Linear programming is very useful to model and solve production and network flow problems, and many other types of problems. An LP problem is a problem with a linear objective function and constraints which are either linear equations or linear inequalities. Here is an example for a LP problem:
The first ideas of how to solve LP problems date back to 200 years ago. This is not so surprising since LP problems are strongly linked to linear algebra which is an old subject. However, these early ideas were more of a theoretical nature and they were not used to solve any real world problems. George Dantzig developed the simplex algorithm and applied LP solution techniques to planning problems in the american military during the second world war. After the second world war until now there have been advances and continuous research in this area. Also the increase of power of computers has made it possible to apply LP codes to more and larger problems in industry and commerce.
Consider the following small example: A company produces fertilizers of type A and B. One tonne of type A fertilizer consists of 30% nitrogen and requires 3 tonnes of water in the production process. One tonne of type B fertilizer consists of 50% nitrogen and requires 4 tonnes of water in the production process. One tonne of type A fertilizer can be sold for 1000 Euro and one tonne of type B for 1300 Euro. The company can use at most 100 tonnes of water and 11 tonnes of nitrogen per day. How many tonnes of fertilizer of each type should the company produce to maximise its revenue? If and are the daily produced amounts in tonnes of fertilizers A and B respectively then this problem can be formulated in the linear programming form which was given above as an LP example.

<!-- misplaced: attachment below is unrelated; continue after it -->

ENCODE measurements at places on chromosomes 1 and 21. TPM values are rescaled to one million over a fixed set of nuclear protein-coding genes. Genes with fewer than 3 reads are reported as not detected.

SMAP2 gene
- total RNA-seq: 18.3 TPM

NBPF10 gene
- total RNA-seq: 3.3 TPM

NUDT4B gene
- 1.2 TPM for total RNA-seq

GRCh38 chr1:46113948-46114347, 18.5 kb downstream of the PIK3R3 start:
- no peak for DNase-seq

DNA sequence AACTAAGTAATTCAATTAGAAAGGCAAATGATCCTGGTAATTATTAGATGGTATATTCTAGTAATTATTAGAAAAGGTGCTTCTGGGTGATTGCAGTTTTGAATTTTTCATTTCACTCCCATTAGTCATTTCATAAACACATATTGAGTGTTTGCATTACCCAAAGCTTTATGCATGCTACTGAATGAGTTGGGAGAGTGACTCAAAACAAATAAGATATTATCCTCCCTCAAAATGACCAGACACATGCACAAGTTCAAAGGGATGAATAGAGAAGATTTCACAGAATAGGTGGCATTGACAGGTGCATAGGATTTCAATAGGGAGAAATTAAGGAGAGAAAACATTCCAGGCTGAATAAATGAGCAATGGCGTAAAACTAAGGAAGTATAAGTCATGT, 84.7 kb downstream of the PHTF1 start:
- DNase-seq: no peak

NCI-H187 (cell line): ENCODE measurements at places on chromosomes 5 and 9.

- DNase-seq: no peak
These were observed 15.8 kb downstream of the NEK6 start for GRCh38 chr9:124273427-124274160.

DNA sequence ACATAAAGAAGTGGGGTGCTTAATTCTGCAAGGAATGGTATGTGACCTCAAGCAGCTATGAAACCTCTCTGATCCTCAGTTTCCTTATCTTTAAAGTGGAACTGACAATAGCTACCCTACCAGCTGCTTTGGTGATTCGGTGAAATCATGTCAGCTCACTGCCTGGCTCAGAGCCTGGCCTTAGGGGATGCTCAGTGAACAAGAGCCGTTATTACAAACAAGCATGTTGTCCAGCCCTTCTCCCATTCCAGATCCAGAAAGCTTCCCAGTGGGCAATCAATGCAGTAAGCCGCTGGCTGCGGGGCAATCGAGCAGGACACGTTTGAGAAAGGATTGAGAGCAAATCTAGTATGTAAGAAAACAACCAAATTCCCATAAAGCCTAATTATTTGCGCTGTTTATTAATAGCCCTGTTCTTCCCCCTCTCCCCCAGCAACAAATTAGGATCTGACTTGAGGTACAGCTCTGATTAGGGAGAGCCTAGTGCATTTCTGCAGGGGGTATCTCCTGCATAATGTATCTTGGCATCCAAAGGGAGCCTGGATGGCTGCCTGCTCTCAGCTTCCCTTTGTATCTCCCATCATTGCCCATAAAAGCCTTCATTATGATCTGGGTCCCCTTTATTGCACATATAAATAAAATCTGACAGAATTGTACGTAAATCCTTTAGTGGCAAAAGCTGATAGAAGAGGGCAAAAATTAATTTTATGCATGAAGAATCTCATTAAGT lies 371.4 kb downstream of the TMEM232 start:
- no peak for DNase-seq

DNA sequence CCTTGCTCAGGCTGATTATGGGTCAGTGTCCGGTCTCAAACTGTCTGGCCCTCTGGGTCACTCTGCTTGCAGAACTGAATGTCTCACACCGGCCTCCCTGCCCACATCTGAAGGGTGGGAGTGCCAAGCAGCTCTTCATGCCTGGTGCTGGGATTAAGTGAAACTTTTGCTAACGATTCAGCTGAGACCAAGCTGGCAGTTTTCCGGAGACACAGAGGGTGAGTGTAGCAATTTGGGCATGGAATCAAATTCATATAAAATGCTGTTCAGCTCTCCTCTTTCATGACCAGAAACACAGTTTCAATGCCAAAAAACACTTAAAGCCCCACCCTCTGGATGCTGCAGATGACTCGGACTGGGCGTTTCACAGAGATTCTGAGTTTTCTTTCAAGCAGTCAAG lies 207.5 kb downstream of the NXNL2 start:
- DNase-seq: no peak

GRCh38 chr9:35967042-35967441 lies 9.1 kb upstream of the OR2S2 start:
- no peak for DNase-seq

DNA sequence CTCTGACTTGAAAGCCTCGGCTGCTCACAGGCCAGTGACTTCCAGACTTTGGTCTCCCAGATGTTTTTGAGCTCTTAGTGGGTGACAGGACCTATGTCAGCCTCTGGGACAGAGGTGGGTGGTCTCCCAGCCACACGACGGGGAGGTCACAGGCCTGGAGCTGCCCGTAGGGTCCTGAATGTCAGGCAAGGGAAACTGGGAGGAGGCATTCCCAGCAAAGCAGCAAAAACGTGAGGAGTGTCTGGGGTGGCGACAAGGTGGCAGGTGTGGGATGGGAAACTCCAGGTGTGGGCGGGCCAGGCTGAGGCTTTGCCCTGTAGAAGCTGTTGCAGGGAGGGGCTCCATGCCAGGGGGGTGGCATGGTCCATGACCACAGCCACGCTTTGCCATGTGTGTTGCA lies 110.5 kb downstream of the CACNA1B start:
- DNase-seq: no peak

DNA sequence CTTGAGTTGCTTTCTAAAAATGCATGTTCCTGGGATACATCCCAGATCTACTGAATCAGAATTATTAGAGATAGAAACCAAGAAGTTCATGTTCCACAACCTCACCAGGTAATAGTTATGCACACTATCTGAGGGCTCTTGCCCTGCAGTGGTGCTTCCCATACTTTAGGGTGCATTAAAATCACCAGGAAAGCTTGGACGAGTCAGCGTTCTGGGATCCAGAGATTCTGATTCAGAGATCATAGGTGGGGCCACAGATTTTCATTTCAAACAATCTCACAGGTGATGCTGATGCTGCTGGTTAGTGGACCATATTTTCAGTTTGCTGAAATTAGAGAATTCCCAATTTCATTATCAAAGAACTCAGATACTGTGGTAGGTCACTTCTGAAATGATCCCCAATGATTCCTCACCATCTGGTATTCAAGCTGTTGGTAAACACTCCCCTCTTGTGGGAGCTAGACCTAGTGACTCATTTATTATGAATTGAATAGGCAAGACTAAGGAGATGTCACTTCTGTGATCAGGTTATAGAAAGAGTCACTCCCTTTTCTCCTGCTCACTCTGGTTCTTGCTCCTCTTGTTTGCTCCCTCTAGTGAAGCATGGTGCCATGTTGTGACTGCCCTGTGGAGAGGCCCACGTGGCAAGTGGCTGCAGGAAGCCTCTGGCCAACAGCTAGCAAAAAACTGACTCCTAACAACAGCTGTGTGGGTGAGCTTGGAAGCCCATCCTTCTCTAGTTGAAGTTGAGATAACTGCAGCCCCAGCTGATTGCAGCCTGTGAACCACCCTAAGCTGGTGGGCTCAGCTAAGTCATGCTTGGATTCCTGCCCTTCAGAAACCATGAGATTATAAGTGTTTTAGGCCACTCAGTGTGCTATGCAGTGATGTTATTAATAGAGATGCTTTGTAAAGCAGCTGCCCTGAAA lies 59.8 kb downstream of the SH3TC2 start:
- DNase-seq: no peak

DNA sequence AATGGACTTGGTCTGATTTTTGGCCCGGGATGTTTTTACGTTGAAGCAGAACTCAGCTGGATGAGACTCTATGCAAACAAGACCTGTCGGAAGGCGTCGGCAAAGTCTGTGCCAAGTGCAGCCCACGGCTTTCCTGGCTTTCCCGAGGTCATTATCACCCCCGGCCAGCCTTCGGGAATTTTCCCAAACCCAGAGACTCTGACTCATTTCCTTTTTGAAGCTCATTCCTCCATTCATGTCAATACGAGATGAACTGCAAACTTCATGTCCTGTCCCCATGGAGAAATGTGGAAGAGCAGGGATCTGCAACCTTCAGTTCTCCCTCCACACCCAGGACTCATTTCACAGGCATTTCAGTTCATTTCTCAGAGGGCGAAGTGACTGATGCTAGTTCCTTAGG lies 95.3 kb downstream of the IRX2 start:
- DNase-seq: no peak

If a LP problem has the additional constraint that some (or all)
variables must be integer then this is called a mixed integer programming
problem (or integer programming problem).
Mixed integer programming, abbreviated MIP, problems are much harder
to solve than LPs. LPs with 1000 variables and constraints are considered
small today, whereas MIP problems of that size generally can not be
solved to global optimality.
MIP problems are so important because it is possible to model
yes-no type decisions with 0-1 variables and also because for a lot
of problems certain objects must be integer.
For example, when modelling the number of planes an airline should order,
the number of planes should of course be an integer. To order
2.6 planes does not make much sense.
For further information about LP and MIP look up their frequently asked
questions web page.